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Flushing Principle

The flushing method workout

The flushing principal is a method that is designed to train a muscle group in such a way as to get maximum gains without reaching the point of failure. This flushing principal can be applied to any body-part and it usually done with a weight that is less than 60% of your maximum.

It involves holding an exercise tool with a relatively light weight, like a dumbbell, steady at various points during an exercise. When you do this you will force the muscle to hold a sustained contraction for several seconds, which helps increase muscle separation.

The flushing method is one way to add intensity and variety to the bodybuilding-training program and can be used for different parts of the body while performing different sets of exercises. Flushing sends the maximum amount of nutrients and blood to the affected muscle to help it grow.

An example would be holding a light set of dumbbells at your side and lifting them about six inches off your hips and holding them. After 6 or 10 seconds you then rise another 6 inches and stop for another 10 seconds. By this time you are getting close to failure so raise the last 6 inches and hold until failure is reached.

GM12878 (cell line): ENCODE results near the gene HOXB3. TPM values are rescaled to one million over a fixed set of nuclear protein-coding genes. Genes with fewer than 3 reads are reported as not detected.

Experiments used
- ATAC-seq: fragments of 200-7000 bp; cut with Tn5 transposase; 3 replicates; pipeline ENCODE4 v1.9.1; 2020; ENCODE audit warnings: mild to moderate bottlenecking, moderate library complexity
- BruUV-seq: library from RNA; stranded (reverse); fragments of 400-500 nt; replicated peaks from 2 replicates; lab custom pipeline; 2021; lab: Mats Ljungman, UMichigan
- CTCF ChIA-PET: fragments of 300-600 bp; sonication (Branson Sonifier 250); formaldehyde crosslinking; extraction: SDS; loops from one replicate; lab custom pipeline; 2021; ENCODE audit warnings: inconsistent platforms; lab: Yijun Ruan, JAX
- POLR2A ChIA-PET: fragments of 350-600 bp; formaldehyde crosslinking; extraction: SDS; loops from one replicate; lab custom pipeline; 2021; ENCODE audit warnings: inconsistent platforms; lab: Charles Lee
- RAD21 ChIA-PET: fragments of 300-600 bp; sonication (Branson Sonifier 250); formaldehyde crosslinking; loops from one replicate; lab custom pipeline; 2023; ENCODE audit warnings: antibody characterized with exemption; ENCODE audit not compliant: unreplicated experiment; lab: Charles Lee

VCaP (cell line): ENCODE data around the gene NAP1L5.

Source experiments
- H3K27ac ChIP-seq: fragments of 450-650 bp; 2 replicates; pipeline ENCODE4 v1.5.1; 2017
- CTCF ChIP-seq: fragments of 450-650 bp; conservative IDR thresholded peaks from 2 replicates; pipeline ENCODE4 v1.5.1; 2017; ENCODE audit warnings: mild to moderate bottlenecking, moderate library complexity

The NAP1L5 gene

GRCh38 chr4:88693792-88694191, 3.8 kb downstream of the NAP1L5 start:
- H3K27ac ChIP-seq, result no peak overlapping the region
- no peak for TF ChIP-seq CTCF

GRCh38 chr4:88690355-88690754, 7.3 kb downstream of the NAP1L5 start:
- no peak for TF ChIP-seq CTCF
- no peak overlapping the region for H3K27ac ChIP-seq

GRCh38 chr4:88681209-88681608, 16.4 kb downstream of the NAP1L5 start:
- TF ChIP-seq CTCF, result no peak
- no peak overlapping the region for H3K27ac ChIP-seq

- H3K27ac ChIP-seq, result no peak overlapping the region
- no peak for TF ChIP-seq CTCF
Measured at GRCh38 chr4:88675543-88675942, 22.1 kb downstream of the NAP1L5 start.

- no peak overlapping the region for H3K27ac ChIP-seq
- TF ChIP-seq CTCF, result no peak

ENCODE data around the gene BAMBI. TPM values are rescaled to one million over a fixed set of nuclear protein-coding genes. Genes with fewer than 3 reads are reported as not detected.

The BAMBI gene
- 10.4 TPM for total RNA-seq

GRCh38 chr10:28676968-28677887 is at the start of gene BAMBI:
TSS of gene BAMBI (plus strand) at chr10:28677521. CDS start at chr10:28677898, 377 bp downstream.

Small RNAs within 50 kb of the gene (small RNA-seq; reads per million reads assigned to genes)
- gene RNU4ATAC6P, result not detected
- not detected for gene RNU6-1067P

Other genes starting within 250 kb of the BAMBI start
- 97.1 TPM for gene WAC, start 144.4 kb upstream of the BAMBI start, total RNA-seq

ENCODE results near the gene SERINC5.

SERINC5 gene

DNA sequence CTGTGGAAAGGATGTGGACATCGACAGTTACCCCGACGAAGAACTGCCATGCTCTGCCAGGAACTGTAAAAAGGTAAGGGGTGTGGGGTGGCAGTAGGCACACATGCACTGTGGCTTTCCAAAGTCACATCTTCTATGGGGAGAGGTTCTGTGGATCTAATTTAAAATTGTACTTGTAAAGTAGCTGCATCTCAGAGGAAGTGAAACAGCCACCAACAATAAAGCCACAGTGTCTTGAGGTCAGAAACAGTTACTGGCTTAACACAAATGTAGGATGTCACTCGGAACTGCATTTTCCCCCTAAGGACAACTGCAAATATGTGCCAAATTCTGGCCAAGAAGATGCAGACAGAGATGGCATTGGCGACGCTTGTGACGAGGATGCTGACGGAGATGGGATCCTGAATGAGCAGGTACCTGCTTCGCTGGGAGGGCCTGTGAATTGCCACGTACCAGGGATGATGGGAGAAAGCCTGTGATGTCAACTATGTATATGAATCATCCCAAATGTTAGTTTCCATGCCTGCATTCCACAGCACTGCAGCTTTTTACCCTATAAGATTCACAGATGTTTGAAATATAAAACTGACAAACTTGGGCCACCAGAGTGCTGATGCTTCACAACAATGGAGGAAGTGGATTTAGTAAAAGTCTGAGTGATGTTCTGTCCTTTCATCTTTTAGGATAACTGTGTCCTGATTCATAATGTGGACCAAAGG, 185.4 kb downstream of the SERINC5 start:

One can then move onto your forearms because in the flushing method, you concentrate on building each muscle within a group by making the individual muscle work, and make it grow through multiple sets of a single exercise.

This method saturates and trains muscles by increasing muscle fiber recruitment and providing more blood and nutrients to the muscles. If you want to flush your arms, you will work first on the forearm, and then on the biceps, before moving to the triceps and the deltoids -- resting a muscle while working up another.

So when moving onto forearms you would then select a movement that concentrates on forearms that could be anything from reverse curls to wrist curls. But the point is that whatever exercise you choose you will be taking a lighter weight and stopping three times during the movement to hold the weight.

Moving onto biceps you could choose any movement from dumbbells curls to barbell curls or even machine curls but again the important of doing the flushing principal is that you will be stopping three times during the movement.

You will then move onto triceps by selecting a movement that you could use to easily control and pause the weight in mid movement and stop for 6 to 10 seconds. The result will be a severe "pump" in your arms which is as a result of the "flushing" of nutrients and blood into the muscle group.

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